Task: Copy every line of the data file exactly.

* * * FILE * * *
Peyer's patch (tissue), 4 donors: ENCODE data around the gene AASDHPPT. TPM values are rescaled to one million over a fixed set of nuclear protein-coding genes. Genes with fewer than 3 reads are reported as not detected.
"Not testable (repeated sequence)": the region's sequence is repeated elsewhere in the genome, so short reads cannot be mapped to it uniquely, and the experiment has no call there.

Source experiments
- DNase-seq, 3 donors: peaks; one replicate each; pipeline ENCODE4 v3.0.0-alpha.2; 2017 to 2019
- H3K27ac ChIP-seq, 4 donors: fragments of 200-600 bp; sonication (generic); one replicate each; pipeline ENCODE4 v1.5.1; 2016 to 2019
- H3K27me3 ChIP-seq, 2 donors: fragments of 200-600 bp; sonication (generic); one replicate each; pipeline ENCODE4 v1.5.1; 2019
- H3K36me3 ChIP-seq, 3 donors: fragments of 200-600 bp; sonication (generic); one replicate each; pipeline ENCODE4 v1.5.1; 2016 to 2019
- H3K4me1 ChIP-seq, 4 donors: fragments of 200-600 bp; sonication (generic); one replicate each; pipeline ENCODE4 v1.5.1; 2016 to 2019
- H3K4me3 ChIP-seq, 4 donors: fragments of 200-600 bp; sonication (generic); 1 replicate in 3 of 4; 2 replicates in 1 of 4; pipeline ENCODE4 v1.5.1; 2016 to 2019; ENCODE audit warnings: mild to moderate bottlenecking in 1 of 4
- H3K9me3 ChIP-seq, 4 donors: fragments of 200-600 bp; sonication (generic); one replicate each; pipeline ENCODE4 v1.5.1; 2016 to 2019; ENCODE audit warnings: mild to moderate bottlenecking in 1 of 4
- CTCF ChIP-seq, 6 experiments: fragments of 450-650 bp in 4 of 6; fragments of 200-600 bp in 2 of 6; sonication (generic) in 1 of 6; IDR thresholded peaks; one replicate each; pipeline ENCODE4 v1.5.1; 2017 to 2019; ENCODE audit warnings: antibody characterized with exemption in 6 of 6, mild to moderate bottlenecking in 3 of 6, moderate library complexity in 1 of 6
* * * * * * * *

Peyer's patch (tissue), 4 donors: ENCODE data around the gene AASDHPPT. TPM values are rescaled to one million over a fixed set of nuclear protein-coding genes. Genes with fewer than 3 reads are reported as not detected.
"Not testable (repeated sequence)": the region's sequence is repeated elsewhere in the genome, so short reads cannot be mapped to it uniquely, and the experiment has no call there.

Source experiments
- DNase-seq, 3 donors: peaks; one replicate each; pipeline ENCODE4 v3.0.0-alpha.2; 2017 to 2019
- H3K27ac ChIP-seq, 4 donors: fragments of 200-600 bp; sonication (generic); one replicate each; pipeline ENCODE4 v1.5.1; 2016 to 2019
- H3K27me3 ChIP-seq, 2 donors: fragments of 200-600 bp; sonication (generic); one replicate each; pipeline ENCODE4 v1.5.1; 2019
- H3K36me3 ChIP-seq, 3 donors: fragments of 200-600 bp; sonication (generic); one replicate each; pipeline ENCODE4 v1.5.1; 2016 to 2019
- H3K4me1 ChIP-seq, 4 donors: fragments of 200-600 bp; sonication (generic); one replicate each; pipeline ENCODE4 v1.5.1; 2016 to 2019
- H3K4me3 ChIP-seq, 4 donors: fragments of 200-600 bp; sonication (generic); 1 replicate in 3 of 4; 2 replicates in 1 of 4; pipeline ENCODE4 v1.5.1; 2016 to 2019; ENCODE audit warnings: mild to moderate bottlenecking in 1 of 4
- H3K9me3 ChIP-seq, 4 donors: fragments of 200-600 bp; sonication (generic); one replicate each; pipeline ENCODE4 v1.5.1; 2016 to 2019; ENCODE audit warnings: mild to moderate bottlenecking in 1 of 4
- CTCF ChIP-seq, 6 experiments: fragments of 450-650 bp in 4 of 6; fragments of 200-600 bp in 2 of 6; sonication (generic) in 1 of 6; IDR thresholded peaks; one replicate each; pipeline ENCODE4 v1.5.1; 2017 to 2019; ENCODE audit warnings: antibody characterized with exemption in 6 of 6, mild to moderate bottlenecking in 3 of 6, moderate library complexity in 1 of 6